While most college freshmen don’t gain the fabled “Freshman 15,” they do gain an average of about 7 pounds their first year, and then continue gaining gradually throughout their college experience. But with careful planning, they don’t have to, says a University of Florida Institute of Food and Agricultural Sciences news release.
Fast food, late-night pizza, dining halls filled with calorie-laden foods and unlimited desserts, limited transportation to grocery stores, lack of exercise, demanding schedules and stress all contribute to this likely weight gain. Experts say it’s important to avoid the gain because poor eating habits in college can last a lifetime.
The news release says the share of people aged 12 to 19 who were obese increased from 5 percent to nearly 21 percent from 1980 to 2012, according to the federal Centers for Disease Control and Prevention; almost 19 percent of Kentucky’s high-school students are considered obese.
Here are some tips to keep those pounds off:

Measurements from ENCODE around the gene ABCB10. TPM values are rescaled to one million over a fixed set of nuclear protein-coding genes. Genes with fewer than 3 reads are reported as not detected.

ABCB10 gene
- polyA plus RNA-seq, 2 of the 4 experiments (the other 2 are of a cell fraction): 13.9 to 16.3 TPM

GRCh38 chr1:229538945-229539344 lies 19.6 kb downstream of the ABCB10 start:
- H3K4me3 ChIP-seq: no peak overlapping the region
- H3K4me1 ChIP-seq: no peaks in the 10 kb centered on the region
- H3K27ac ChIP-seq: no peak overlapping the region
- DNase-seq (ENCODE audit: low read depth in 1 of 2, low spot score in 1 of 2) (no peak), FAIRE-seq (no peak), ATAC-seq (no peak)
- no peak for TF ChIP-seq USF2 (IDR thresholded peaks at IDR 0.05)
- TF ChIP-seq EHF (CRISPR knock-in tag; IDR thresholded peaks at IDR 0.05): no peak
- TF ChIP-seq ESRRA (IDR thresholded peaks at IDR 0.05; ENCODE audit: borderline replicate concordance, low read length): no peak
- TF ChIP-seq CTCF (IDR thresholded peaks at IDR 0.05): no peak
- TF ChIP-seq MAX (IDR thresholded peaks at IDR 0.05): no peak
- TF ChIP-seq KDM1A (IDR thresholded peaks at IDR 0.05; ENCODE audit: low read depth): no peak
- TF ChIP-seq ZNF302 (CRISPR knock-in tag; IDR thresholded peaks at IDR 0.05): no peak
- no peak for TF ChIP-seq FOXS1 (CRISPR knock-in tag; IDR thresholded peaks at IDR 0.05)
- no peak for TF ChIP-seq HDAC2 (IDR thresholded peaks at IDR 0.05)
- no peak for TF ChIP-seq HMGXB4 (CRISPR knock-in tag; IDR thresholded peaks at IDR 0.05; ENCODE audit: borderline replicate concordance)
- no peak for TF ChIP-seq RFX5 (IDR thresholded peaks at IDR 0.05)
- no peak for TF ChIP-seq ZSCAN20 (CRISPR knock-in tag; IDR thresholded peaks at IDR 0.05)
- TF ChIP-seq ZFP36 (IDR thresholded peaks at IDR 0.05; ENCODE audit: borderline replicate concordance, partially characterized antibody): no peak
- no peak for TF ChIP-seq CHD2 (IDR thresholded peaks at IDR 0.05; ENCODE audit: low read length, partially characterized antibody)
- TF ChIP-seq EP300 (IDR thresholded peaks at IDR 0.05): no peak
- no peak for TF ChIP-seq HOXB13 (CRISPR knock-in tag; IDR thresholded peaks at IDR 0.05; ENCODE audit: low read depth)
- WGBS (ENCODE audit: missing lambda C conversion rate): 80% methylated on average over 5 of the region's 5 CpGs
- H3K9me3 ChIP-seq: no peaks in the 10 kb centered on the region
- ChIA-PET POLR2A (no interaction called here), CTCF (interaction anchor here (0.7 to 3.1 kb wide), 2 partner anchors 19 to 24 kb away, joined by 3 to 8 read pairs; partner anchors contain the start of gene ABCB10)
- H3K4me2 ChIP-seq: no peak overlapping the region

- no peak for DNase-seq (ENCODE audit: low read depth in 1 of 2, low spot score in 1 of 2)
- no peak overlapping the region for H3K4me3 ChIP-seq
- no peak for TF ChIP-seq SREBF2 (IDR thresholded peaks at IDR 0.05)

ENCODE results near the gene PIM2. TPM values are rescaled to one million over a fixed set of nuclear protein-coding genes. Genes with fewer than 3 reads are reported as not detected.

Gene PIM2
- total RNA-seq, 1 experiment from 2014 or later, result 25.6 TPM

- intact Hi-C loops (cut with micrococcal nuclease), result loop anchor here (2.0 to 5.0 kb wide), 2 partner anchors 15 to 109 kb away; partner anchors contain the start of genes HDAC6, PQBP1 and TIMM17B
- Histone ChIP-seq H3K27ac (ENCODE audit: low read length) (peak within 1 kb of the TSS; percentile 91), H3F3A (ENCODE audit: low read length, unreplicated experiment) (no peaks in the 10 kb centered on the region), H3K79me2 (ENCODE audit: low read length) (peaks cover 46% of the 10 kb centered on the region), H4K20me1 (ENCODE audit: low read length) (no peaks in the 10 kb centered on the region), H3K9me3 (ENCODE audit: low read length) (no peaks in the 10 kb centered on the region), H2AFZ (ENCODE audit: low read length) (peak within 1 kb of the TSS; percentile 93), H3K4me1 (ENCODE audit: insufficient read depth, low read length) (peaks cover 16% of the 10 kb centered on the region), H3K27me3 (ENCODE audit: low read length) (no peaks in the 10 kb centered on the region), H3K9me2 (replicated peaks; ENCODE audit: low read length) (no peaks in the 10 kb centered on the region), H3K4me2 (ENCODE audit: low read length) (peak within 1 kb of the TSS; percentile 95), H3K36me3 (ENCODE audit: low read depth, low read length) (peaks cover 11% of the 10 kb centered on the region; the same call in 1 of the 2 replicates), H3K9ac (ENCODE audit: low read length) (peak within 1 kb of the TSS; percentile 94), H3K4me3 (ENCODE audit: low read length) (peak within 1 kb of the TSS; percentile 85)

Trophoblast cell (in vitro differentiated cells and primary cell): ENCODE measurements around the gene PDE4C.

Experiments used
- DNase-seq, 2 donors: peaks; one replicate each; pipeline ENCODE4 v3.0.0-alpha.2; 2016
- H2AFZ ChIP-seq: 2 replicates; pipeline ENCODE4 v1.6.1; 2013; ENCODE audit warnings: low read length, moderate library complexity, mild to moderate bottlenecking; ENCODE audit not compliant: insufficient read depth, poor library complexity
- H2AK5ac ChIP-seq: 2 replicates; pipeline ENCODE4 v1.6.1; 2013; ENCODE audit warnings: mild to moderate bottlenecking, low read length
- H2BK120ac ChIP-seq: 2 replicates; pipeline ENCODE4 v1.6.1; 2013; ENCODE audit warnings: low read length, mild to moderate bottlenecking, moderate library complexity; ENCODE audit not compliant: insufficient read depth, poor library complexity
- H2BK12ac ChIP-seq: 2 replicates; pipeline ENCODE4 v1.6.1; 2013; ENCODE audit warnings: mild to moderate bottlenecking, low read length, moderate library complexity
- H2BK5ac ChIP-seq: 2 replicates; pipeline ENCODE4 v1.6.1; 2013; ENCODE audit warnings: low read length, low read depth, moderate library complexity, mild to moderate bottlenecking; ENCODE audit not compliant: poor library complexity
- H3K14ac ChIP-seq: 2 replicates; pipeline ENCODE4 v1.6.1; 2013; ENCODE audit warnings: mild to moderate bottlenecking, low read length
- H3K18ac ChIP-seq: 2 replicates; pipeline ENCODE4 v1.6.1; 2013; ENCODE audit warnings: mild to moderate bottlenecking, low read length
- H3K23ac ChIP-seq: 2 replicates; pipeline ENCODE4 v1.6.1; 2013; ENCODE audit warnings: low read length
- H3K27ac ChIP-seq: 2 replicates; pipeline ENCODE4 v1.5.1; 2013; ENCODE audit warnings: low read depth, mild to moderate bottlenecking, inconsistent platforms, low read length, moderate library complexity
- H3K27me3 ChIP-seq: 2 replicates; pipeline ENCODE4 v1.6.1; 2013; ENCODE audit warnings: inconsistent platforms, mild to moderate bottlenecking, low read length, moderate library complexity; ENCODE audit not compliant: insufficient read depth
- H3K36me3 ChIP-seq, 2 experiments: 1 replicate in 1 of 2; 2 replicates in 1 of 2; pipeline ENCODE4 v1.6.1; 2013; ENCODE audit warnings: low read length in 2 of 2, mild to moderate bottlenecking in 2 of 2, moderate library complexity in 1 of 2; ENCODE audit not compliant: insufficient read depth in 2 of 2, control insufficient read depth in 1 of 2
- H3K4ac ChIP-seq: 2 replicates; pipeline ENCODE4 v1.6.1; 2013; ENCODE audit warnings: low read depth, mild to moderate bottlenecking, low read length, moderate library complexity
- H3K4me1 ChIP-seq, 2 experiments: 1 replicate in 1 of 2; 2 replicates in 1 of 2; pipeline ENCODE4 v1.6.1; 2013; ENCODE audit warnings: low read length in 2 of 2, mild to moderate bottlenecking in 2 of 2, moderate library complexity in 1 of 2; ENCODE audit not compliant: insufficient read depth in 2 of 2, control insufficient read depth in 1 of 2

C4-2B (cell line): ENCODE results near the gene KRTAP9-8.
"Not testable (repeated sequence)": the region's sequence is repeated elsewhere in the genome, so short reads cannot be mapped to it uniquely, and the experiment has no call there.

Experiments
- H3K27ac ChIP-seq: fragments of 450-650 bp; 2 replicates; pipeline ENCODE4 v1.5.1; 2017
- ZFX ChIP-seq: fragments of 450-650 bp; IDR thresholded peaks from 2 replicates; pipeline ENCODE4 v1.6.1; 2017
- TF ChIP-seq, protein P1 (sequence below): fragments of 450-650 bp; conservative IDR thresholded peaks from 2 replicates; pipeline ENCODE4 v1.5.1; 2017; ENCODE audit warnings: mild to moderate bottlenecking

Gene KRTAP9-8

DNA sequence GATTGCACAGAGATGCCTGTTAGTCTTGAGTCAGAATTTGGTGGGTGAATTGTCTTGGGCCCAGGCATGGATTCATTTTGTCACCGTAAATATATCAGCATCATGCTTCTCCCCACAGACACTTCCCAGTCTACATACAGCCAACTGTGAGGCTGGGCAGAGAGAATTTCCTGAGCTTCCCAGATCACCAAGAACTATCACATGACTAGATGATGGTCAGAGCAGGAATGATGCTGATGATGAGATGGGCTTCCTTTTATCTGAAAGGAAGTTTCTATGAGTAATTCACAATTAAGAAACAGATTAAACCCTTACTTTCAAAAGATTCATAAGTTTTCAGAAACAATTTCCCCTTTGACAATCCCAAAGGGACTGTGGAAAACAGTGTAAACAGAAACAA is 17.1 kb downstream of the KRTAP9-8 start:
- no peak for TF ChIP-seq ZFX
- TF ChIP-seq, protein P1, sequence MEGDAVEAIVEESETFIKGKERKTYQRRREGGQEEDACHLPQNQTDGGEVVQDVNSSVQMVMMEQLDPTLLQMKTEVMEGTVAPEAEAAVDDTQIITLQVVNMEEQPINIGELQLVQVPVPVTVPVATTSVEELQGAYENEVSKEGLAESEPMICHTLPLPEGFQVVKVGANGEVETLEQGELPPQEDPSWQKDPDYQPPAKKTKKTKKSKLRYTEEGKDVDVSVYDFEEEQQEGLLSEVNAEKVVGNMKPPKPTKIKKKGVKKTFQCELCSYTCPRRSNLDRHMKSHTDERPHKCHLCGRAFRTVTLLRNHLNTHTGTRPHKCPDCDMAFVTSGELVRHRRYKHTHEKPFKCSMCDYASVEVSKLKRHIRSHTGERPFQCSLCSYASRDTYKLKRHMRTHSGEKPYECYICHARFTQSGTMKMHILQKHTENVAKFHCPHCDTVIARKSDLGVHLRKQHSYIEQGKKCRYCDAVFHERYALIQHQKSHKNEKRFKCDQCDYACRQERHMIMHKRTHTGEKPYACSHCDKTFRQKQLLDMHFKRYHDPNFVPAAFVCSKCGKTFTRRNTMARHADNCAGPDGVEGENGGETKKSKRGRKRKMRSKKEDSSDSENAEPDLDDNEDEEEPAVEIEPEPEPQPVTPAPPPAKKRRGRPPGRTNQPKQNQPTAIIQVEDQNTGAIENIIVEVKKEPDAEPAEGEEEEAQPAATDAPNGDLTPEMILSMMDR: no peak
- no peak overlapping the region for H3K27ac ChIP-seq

- Keep fruits,vegetables and high-protein snacks, like nuts and yogurt, on hand for snacking.
- Aim for at least three different food groups on your plate at each meal.
- Fill half of your plate with fruits and vegetables, then add the entrée.
- Plan ahead, think about where your best food options are each day.
- Load up on protein at each meal.
- Invest in a lunch box that fits in your backpack for busy days.
- Learn how to make a few simple, healthy meals.
- Avoid eating when stressed, while studying or while watching TV
- Eat slowly.
- Choose lower-fat options when possible.
- Pay attention to portion size.
- Avoid going back for additional servings.
- Replace empty-calorie soft drinks, alcohol, energy drinks, and high-fat, sugary coffee drinks with water.
- Exercise at least three days a week.
- Sleep an average of seven to eight hours each night.